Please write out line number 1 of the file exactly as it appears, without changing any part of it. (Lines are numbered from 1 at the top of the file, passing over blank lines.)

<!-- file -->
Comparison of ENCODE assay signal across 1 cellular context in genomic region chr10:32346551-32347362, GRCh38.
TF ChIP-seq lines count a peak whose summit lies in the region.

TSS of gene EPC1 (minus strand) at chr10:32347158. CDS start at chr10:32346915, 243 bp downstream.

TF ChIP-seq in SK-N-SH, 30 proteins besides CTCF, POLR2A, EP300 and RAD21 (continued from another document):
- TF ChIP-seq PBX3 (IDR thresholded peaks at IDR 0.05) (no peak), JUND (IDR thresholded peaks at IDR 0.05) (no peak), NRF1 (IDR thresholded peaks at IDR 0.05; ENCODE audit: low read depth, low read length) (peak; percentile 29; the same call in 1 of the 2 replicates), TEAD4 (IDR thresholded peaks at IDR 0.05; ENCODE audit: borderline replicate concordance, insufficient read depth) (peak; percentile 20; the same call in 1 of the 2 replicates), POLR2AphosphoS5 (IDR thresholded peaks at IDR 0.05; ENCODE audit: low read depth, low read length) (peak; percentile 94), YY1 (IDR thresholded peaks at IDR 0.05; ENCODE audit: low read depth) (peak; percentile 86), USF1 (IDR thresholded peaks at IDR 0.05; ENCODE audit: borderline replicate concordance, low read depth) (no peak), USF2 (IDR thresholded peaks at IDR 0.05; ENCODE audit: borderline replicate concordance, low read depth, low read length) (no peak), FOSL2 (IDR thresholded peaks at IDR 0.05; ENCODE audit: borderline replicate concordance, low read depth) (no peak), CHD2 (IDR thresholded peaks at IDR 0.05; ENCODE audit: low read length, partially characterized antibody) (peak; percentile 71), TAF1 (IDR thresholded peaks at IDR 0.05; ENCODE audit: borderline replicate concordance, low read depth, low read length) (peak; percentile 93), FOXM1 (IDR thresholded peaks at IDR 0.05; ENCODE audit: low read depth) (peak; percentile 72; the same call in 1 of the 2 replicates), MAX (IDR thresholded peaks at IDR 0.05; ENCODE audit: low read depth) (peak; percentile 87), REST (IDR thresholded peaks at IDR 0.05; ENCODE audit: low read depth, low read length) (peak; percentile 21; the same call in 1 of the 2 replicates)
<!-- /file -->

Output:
Comparison of ENCODE assay signal across 1 cellular context in genomic region chr10:32346551-32347362, GRCh38.